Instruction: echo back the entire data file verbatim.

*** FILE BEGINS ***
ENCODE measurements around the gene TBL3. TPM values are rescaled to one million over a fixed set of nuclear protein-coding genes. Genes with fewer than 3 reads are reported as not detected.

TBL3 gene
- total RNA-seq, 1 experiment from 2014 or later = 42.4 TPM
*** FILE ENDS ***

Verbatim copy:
ENCODE measurements around the gene TBL3. TPM values are rescaled to one million over a fixed set of nuclear protein-coding genes. Genes with fewer than 3 reads are reported as not detected.

TBL3 gene
- total RNA-seq, 1 experiment from 2014 or later = 42.4 TPM